Nine of 15 people running for two positions on the Board of Education met their potential constituents at a meeting sponsored by the county's Council of PTAs.
But there were nearly more candidates than constituents at Tuesday's meeting at Annapolis High.
"I'm really bummed out about the number of people who are not here," said Deirdre Buell, one of the few parents in attendance. "It's pitiful. Until some parents and students start standing up and coming out to the meetings, why do board members feel they they have to do anything for us?"
Despite the low turnout, Buell and other parents said they were impressed overall with the caliber of candidates seeking appointment to the board.
Two board positions will become available at the end of the school year when the terms of Nancy Gist, who represents District 32, and Paul Greksa, who holds an at-large seat, expire.
The 15 candidates will be voted on at the annual School Board Nominating Convention, slated for May 6 at Severna Park High School. Delegates from dozens of church, school, civic and other non-partisan organizations will vote, with the names of the top two finishersin the race for each seat submitted to Gov. William Donald Schaefer for his consideration. The governor is not obligated to choose from those recommended.
Only two of the 15 candidates are running for the District 32 seat, Elizabeth Greene and Joseph Foster. Both attendedTuesday's meeting.
Greene, the mother of two, said she would be able to bring to the board the knowledge that she has gained by attending school board meetings and participating in school-related events.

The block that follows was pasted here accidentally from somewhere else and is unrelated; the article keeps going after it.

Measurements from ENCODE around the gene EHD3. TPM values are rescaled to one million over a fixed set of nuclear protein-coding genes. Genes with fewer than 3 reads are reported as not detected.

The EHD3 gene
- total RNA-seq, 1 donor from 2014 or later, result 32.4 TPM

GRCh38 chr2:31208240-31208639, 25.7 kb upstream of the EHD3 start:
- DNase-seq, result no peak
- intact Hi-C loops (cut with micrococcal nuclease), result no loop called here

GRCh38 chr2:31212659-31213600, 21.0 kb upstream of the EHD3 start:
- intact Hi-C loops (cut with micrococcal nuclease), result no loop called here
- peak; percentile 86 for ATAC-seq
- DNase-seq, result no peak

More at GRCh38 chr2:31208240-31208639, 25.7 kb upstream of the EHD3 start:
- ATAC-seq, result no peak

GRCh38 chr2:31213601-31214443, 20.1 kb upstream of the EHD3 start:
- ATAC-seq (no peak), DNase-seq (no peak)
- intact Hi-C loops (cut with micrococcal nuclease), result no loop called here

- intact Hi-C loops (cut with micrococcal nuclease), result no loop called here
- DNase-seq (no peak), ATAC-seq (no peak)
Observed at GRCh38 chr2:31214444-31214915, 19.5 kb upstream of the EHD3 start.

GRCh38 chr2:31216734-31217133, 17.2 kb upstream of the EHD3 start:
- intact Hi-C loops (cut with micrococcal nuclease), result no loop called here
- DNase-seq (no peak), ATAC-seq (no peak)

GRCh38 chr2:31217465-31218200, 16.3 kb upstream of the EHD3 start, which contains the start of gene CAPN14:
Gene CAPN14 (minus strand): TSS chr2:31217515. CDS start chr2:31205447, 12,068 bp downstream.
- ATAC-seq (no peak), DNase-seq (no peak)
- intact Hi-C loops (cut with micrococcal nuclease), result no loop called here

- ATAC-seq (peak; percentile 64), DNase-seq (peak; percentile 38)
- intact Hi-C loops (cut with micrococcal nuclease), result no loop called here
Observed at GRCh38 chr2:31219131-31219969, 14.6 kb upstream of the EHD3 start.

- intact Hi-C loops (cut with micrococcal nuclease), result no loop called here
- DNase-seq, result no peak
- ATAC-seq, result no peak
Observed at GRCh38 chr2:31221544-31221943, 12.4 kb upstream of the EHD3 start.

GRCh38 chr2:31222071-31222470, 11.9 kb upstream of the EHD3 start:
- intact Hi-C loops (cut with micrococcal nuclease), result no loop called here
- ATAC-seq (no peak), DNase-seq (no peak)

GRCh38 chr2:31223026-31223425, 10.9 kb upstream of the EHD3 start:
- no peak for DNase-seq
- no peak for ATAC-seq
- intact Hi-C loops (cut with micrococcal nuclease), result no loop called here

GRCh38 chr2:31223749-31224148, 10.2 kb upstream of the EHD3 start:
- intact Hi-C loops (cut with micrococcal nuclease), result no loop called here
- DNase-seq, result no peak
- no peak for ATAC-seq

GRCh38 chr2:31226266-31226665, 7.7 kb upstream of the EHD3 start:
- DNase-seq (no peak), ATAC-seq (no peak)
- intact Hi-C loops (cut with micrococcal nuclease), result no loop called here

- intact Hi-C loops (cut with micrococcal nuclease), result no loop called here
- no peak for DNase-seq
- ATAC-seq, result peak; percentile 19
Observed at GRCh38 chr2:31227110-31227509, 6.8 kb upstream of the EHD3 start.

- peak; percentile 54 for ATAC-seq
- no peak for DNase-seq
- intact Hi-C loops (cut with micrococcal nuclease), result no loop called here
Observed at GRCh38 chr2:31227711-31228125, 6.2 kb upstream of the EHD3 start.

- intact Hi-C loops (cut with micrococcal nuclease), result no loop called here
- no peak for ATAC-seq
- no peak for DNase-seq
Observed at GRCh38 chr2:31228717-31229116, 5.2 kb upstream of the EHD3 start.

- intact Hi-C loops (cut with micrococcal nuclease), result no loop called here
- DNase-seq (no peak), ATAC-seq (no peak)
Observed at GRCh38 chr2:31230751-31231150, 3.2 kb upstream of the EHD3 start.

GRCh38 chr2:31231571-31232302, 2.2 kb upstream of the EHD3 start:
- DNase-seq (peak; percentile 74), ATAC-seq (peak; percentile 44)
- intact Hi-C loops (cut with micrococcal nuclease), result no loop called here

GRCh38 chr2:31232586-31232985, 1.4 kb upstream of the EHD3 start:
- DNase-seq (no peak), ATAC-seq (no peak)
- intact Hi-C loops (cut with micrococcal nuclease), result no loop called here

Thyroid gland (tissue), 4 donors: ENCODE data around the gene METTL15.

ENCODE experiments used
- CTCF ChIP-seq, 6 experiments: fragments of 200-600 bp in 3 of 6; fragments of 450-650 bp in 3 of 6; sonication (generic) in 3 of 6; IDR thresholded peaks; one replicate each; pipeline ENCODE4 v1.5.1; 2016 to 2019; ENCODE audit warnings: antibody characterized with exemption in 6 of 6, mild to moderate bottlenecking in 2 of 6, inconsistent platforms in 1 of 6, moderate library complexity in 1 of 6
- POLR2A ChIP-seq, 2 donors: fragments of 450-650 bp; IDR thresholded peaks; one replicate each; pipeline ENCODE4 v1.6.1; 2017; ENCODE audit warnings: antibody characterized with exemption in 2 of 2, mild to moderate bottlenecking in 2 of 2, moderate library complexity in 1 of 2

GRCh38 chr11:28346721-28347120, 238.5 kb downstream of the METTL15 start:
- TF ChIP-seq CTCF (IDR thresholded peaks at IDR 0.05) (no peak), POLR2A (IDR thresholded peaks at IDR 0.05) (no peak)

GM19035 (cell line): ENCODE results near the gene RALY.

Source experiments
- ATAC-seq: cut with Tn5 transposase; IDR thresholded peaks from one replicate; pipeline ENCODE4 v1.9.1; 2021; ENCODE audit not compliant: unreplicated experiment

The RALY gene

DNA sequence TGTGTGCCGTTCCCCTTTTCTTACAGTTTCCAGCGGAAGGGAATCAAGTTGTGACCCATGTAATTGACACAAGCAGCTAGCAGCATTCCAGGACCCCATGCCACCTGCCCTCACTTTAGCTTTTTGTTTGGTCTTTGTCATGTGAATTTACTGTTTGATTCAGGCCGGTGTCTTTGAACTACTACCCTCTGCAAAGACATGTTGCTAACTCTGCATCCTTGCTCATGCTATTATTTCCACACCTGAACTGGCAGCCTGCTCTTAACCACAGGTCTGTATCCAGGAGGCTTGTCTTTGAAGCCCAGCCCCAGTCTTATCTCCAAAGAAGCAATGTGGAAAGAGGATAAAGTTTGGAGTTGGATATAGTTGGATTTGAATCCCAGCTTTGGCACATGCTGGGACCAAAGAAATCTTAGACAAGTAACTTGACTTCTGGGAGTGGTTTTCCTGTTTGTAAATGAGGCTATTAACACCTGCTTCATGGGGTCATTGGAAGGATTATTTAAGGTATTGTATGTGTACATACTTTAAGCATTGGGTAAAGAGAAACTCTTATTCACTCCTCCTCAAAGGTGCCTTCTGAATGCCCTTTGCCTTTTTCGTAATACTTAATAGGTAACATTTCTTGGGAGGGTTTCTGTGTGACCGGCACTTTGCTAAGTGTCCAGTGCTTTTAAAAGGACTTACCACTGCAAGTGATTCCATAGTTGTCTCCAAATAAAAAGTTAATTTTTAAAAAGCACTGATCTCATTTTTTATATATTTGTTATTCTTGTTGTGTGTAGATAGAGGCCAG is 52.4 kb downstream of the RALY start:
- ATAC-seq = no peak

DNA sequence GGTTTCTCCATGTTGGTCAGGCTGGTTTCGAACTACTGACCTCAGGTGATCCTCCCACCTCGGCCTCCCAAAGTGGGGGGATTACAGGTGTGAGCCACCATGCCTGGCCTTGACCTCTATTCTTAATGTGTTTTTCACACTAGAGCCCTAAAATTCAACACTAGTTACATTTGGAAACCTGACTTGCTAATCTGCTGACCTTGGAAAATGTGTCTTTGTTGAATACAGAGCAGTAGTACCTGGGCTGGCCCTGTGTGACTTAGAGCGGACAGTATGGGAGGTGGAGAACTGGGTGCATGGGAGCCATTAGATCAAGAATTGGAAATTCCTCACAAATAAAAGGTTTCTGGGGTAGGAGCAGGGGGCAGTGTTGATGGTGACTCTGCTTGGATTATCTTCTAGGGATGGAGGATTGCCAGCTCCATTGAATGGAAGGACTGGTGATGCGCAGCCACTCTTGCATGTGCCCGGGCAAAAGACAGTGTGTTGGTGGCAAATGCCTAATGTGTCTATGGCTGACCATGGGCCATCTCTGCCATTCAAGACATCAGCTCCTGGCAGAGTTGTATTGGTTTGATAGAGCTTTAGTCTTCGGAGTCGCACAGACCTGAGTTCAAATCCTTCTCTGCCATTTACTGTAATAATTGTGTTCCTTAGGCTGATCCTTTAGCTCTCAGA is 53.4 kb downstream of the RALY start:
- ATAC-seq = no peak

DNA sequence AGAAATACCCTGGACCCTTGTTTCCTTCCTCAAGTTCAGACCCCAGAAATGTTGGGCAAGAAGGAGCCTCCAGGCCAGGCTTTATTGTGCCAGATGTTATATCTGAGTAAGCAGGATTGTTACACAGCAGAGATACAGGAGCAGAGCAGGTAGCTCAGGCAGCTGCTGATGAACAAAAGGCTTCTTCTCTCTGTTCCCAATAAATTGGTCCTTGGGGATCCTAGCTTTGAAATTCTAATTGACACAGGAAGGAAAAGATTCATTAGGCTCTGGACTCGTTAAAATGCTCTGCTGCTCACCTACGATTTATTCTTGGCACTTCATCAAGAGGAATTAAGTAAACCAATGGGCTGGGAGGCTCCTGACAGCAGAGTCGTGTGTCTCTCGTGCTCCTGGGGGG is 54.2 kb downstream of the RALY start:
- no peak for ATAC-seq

Foster, who has two sons in county schools, said he is running onthe platform that the teacher is the cornerstone of the education system. Foster said he sees the distribution of money for school capital projects as politically oriented and in need of restructuring.
Seven of 13 candidates vying for the at-large seat also presented their views.
Edgewater resident Maryellen Brady, the mother of four children, said she could make a contribution to the board.
Rev. George Stansbury said he was concerned about plans to cut health servicesand increasing violence in the schools. Stansbury added that he would like to see a return to prayer in the schools.
More lessons on abstinence, instead of safe sex, is what candidate Edward McCormack said he would push for as a board member. Improving the status of reading and improving discipline in the schools also are on his platform.
William Norman, Evelyn Kampmeyer, Mike Pace, Alan Levin and Margarett Whilden, all former educators, also spoke of their goals for the school system.
Parent and PTA member Ira Ollie applauded the candidates for showing interest in the board positions.
"The candidatesthis year are more focused," Ollie said. "They seem to have a greater depth. We have a caliber this year that's outstanding."